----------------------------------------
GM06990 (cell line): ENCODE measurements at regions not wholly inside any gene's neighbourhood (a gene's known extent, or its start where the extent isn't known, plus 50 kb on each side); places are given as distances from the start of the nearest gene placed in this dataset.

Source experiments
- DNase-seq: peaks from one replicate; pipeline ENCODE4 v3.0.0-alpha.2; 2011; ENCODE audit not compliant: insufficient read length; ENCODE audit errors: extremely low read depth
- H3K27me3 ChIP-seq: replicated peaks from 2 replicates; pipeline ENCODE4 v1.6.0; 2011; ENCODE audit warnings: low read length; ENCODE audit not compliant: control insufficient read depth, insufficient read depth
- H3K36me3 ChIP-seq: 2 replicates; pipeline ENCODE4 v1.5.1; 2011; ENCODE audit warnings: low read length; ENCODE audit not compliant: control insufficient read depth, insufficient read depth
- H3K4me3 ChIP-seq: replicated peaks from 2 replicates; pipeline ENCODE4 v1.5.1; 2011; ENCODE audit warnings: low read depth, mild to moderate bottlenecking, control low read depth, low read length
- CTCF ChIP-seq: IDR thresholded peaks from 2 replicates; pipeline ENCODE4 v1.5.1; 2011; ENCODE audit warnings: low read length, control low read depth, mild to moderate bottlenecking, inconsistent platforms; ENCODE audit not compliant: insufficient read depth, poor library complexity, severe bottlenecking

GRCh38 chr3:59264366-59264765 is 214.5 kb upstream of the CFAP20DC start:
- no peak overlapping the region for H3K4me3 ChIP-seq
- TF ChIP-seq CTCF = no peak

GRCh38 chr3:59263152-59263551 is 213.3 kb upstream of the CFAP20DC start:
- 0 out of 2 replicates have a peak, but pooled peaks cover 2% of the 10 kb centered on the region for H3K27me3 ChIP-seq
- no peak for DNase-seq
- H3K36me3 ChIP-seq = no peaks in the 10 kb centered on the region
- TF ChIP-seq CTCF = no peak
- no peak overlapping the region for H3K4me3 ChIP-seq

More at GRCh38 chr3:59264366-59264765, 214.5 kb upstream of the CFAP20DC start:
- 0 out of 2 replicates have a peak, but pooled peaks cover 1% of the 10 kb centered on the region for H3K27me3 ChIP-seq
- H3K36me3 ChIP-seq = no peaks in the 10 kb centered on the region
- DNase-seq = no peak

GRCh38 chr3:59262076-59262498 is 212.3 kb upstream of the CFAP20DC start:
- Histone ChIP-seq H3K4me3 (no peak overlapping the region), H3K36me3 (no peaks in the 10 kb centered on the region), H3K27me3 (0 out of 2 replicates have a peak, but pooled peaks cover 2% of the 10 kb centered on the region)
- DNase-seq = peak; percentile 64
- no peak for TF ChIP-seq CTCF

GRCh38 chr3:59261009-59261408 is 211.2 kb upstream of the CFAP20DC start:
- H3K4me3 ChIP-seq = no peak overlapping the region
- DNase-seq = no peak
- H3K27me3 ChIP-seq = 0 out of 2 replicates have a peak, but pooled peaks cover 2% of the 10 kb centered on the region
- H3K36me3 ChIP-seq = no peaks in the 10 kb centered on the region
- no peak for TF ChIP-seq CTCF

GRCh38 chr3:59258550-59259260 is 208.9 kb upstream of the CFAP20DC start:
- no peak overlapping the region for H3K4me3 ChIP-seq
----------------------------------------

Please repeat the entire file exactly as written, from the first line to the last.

GM06990 (cell line): ENCODE measurements at regions not wholly inside any gene's neighbourhood (a gene's known extent, or its start where the extent isn't known, plus 50 kb on each side); places are given as distances from the start of the nearest gene placed in this dataset.

Source experiments
- DNase-seq: peaks from one replicate; pipeline ENCODE4 v3.0.0-alpha.2; 2011; ENCODE audit not compliant: insufficient read length; ENCODE audit errors: extremely low read depth
- H3K27me3 ChIP-seq: replicated peaks from 2 replicates; pipeline ENCODE4 v1.6.0; 2011; ENCODE audit warnings: low read length; ENCODE audit not compliant: control insufficient read depth, insufficient read depth
- H3K36me3 ChIP-seq: 2 replicates; pipeline ENCODE4 v1.5.1; 2011; ENCODE audit warnings: low read length; ENCODE audit not compliant: control insufficient read depth, insufficient read depth
- H3K4me3 ChIP-seq: replicated peaks from 2 replicates; pipeline ENCODE4 v1.5.1; 2011; ENCODE audit warnings: low read depth, mild to moderate bottlenecking, control low read depth, low read length
- CTCF ChIP-seq: IDR thresholded peaks from 2 replicates; pipeline ENCODE4 v1.5.1; 2011; ENCODE audit warnings: low read length, control low read depth, mild to moderate bottlenecking, inconsistent platforms; ENCODE audit not compliant: insufficient read depth, poor library complexity, severe bottlenecking

GRCh38 chr3:59264366-59264765 is 214.5 kb upstream of the CFAP20DC start:
- no peak overlapping the region for H3K4me3 ChIP-seq
- TF ChIP-seq CTCF = no peak

GRCh38 chr3:59263152-59263551 is 213.3 kb upstream of the CFAP20DC start:
- 0 out of 2 replicates have a peak, but pooled peaks cover 2% of the 10 kb centered on the region for H3K27me3 ChIP-seq
- no peak for DNase-seq
- H3K36me3 ChIP-seq = no peaks in the 10 kb centered on the region
- TF ChIP-seq CTCF = no peak
- no peak overlapping the region for H3K4me3 ChIP-seq

More at GRCh38 chr3:59264366-59264765, 214.5 kb upstream of the CFAP20DC start:
- 0 out of 2 replicates have a peak, but pooled peaks cover 1% of the 10 kb centered on the region for H3K27me3 ChIP-seq
- H3K36me3 ChIP-seq = no peaks in the 10 kb centered on the region
- DNase-seq = no peak

GRCh38 chr3:59262076-59262498 is 212.3 kb upstream of the CFAP20DC start:
- Histone ChIP-seq H3K4me3 (no peak overlapping the region), H3K36me3 (no peaks in the 10 kb centered on the region), H3K27me3 (0 out of 2 replicates have a peak, but pooled peaks cover 2% of the 10 kb centered on the region)
- DNase-seq = peak; percentile 64
- no peak for TF ChIP-seq CTCF

GRCh38 chr3:59261009-59261408 is 211.2 kb upstream of the CFAP20DC start:
- H3K4me3 ChIP-seq = no peak overlapping the region
- DNase-seq = no peak
- H3K27me3 ChIP-seq = 0 out of 2 replicates have a peak, but pooled peaks cover 2% of the 10 kb centered on the region
- H3K36me3 ChIP-seq = no peaks in the 10 kb centered on the region
- no peak for TF ChIP-seq CTCF

GRCh38 chr3:59258550-59259260 is 208.9 kb upstream of the CFAP20DC start:
- no peak overlapping the region for H3K4me3 ChIP-seq